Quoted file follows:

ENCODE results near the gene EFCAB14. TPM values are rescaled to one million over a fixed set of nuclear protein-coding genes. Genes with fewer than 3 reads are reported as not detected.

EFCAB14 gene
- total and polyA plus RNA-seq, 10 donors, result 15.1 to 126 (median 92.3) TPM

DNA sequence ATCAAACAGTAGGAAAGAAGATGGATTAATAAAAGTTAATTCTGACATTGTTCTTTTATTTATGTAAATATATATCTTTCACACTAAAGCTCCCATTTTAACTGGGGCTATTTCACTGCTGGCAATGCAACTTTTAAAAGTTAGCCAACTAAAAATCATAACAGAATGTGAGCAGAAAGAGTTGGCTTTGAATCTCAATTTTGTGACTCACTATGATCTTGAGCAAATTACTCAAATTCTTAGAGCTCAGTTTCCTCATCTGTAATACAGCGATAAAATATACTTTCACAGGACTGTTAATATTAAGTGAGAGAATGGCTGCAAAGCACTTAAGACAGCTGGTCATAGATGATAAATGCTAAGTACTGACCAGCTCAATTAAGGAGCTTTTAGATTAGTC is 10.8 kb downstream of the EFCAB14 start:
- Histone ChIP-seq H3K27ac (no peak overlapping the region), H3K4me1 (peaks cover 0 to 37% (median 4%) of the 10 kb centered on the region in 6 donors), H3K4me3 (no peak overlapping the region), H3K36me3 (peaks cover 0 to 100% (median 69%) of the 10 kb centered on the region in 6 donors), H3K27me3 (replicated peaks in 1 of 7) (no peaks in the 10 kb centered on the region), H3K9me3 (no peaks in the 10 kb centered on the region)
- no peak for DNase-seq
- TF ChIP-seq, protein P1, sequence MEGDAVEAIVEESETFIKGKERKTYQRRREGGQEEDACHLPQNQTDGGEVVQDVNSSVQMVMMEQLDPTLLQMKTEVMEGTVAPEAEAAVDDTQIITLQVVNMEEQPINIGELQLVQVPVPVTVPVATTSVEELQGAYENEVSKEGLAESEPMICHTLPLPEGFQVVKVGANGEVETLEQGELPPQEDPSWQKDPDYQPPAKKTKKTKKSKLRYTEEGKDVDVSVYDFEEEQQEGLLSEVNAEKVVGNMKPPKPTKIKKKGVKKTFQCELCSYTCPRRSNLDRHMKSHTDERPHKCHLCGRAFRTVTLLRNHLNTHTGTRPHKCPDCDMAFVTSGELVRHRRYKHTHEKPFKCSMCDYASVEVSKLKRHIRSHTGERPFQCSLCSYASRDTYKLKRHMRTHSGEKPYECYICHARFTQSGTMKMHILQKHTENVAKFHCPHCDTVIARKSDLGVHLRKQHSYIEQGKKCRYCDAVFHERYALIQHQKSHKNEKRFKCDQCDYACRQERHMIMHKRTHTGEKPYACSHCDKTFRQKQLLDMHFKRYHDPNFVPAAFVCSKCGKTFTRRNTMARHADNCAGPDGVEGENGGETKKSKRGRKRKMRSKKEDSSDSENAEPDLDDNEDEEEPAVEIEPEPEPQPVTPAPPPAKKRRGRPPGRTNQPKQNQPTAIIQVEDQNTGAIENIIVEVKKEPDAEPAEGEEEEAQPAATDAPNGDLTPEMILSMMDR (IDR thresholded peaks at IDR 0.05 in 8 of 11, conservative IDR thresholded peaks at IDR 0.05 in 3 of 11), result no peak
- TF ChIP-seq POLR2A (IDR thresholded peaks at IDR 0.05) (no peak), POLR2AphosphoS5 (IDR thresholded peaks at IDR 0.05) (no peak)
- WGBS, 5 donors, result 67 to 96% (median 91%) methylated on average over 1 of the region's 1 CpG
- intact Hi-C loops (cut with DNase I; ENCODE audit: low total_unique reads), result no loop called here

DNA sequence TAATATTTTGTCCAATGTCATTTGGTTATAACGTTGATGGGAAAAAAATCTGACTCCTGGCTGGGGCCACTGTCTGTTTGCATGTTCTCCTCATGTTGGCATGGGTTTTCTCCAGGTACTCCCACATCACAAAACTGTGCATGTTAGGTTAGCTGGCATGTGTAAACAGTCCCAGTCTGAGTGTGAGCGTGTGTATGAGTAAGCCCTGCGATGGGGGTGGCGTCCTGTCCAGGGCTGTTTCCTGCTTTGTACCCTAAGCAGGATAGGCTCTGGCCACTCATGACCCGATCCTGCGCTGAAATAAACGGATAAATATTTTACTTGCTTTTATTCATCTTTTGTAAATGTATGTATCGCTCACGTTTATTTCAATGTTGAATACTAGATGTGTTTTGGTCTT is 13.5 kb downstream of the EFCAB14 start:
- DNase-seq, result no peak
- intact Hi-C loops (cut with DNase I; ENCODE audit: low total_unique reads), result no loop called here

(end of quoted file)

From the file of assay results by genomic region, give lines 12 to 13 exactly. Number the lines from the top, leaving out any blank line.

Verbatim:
- DNase-seq, result no peak
- intact Hi-C loops (cut with DNase I; ENCODE audit: low total_unique reads), result no loop called here